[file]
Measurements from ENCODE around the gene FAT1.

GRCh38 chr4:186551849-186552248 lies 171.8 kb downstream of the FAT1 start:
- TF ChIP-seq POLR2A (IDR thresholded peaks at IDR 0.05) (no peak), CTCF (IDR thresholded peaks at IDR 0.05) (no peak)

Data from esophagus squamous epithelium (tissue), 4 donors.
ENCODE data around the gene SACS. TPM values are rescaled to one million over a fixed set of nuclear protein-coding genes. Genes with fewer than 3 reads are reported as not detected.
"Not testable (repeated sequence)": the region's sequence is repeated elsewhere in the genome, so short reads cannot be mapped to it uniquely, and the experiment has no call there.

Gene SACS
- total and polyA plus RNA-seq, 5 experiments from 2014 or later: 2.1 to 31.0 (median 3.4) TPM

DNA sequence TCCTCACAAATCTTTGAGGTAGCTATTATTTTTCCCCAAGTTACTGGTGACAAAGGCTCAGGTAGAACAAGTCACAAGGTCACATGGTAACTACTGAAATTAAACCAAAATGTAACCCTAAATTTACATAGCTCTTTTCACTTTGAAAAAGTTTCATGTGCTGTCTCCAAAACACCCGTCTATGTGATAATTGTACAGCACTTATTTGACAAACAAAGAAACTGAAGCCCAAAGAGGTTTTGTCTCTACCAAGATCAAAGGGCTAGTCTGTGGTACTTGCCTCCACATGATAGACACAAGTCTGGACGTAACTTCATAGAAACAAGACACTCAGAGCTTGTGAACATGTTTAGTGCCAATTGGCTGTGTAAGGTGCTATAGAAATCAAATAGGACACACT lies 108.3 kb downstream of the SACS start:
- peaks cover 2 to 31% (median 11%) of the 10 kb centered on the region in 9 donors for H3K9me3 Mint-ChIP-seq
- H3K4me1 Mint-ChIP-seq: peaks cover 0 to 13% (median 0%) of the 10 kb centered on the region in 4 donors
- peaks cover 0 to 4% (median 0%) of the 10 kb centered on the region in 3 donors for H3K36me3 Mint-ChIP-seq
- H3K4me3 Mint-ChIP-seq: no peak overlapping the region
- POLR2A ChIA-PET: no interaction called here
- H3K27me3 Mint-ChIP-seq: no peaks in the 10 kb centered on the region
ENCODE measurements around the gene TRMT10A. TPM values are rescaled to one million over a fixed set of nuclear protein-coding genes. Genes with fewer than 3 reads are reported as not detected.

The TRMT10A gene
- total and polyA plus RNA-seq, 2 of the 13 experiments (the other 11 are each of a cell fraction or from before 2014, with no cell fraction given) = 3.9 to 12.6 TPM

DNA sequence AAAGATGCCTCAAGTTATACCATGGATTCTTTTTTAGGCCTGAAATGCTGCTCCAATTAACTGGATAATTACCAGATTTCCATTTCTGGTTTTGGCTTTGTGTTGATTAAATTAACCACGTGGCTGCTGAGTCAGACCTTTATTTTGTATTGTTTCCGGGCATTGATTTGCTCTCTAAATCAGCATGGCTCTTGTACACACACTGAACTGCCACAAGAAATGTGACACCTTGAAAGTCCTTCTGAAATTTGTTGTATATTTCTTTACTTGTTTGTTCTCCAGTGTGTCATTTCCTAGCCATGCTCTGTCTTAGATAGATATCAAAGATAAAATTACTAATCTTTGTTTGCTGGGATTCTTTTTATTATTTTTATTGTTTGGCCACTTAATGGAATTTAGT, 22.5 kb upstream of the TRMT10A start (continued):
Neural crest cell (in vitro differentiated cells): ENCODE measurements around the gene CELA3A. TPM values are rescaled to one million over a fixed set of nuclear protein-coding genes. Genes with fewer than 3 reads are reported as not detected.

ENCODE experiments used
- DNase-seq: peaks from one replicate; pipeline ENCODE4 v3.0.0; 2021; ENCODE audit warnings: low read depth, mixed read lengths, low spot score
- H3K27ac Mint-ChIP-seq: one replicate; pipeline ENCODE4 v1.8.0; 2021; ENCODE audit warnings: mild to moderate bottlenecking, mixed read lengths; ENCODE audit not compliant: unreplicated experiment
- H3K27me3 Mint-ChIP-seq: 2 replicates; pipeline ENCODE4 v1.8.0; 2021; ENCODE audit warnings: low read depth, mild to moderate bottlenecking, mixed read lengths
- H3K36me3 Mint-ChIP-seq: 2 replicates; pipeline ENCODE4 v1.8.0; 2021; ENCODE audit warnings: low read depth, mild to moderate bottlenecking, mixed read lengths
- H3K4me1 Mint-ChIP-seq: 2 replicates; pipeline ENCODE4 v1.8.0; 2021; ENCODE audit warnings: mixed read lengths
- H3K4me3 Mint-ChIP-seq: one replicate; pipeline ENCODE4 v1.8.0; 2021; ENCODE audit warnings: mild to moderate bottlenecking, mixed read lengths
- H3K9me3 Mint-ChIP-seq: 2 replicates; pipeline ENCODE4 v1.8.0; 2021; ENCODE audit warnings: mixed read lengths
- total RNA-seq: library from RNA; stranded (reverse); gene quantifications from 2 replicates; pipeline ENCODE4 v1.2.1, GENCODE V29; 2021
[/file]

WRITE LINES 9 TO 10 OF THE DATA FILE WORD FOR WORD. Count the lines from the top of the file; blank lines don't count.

DNA sequence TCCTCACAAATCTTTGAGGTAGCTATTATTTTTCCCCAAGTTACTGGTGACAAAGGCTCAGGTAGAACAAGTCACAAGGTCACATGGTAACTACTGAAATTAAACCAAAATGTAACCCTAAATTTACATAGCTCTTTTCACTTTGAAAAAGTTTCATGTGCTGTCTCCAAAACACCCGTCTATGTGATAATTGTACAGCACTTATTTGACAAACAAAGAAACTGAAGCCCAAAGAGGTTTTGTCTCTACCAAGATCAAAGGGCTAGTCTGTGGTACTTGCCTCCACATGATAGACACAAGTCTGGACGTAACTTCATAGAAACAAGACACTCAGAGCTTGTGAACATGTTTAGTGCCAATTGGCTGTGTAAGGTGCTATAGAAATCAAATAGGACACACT lies 108.3 kb downstream of the SACS start:
- peaks cover 2 to 31% (median 11%) of the 10 kb centered on the region in 9 donors for H3K9me3 Mint-ChIP-seq